Sept. 24, 2017
By John Heisler
Call the Irish opportunistic.
Call them sudden-change agents.
Call them takeaway artists.
Call them clinical when the opposition makes a mistake.
Call them statistically best in the nation in the red zone.
Call them physical, gritty and capable of being as crafty as required with the football.
University of Notre Dame football coach Brian Kelly this morning is happy to consider the list of options.
The number of adjectives that legitimately might apply to his 2017 Irish edition one-third of the way through the season grew again late into a warm early fall Saturday evening in East Lansing.
Notre Dame landed a quick haymaker with a first drive that couldn’t have been any more impressive, put home-standing Michigan State on the ropes in the first five minutes — and then withstood and answered everything the Spartans could muster in the final two periods.
The end result was a dominating 38-18 Irish victory that featured a few more bricks for the foundation Kelly and his current unit are building.
In this old-school rivalry Notre Dame added a new-fangled asterisk by winning at Spartan Stadium by its largest margin in a quarter century.
“No joke, men, no joke,” Kelly told his team before the contest began.
“This game requires all your attention to detail, it requires the focus. No joke — it’s a hard game. That’s why we love playing it.
“The challenges that this game presents to you are like nothing else. It hardens you, it strengthens you from within so you can conquer anything in front of you. And you have to put all those things together — we work on them every day. We work on them together.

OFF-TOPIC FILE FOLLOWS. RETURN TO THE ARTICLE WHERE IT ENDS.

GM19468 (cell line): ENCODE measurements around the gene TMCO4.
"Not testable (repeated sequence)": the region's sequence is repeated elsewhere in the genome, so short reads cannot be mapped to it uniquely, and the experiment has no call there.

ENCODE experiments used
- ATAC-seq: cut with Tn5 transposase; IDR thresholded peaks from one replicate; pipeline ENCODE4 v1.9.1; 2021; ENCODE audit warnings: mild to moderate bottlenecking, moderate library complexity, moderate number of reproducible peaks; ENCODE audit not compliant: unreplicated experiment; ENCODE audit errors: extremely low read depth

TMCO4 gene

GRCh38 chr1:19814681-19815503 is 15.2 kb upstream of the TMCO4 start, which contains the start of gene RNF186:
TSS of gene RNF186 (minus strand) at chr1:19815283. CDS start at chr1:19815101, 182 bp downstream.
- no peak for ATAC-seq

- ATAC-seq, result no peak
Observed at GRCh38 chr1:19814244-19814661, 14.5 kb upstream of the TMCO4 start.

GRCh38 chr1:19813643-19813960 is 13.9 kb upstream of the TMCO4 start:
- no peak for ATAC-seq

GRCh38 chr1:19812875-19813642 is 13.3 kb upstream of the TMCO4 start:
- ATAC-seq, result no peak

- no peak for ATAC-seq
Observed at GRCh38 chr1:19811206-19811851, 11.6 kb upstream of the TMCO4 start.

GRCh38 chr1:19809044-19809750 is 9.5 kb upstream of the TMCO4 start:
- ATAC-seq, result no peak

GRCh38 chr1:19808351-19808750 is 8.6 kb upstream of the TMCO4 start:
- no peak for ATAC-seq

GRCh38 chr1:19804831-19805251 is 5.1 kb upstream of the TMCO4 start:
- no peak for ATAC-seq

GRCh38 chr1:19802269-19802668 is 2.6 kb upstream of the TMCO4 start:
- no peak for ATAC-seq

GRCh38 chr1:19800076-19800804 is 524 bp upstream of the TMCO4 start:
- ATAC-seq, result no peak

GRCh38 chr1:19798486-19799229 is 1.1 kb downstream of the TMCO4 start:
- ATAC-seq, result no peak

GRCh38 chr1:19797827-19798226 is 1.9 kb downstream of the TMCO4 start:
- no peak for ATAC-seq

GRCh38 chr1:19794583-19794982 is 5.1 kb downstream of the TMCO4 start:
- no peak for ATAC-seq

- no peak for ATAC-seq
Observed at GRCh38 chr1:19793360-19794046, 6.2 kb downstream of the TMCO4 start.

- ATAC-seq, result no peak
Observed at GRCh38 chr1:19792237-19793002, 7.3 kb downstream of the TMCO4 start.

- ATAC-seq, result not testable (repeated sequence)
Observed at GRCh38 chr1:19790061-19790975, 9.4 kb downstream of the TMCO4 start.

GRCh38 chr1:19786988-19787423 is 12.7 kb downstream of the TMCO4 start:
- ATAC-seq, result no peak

“There’s nothing like it when a group of guys comes together committed to one cause. And that is winning for Notre Dame. That’s why we’re here today. To win for Notre Dame. We bring all those things together tonight. It’s hard but it’s worthwhile.
“It’s gonna be the same thing — every single play is going to require four seconds of mental and physical endurance. Do that for 80 plays and you’ll beat your opponent tonight.
“Go out and prove you are the better football team.
“The bright lights are on.
“Let’s go prove it.”
The Irish came with a noteworthy game plan. Expecting Michigan State to gang up against tailback Josh Adams and a Notre Dame ground game that had run roughshod over Temple and Boston College, the Irish pitched a curve ball.
Brandon Wimbush threw five straight passes to open the football game, completing two to Chase Claypool on the first three attempts and two more to Equanimeous St. Brown (one of those for 40 yards, the longest gain of the night for the visitors). Wimbush converted on a nifty quarterback draw and in less than two minutes the Irish had the Spartans on their heels and had exquisitely quieted the crowd.
Michigan State quarterback Brian Lewerke threw five consecutive passes on the first Spartan possession — but Notre Dame corner Julian Love jumped the last of those and turned it into a 59-yard scoring play. Less than five minutes into the contest, the Irish had a two-score lead.
Maybe never has a team paid such a cruel and heavy price for turning the football over.
Lewerke scrambled to his left trying to extend a play and Greer Martini batted the ball out of his hands and into those of Notre Dame’s Daelin Hayes only 24 yards from the end zone. Dexter Williams managed to get one foot down on a Wimbush pass at the edge of the end zone, and the Irish led 21-7.
Just when it appeared the Spartans might make some noise the bottom fell out. LJ Scott ran free toward the goal line but literally inches from pay dirt Shaun Crawford knocked the ball loose and recovered for an Irish touchback.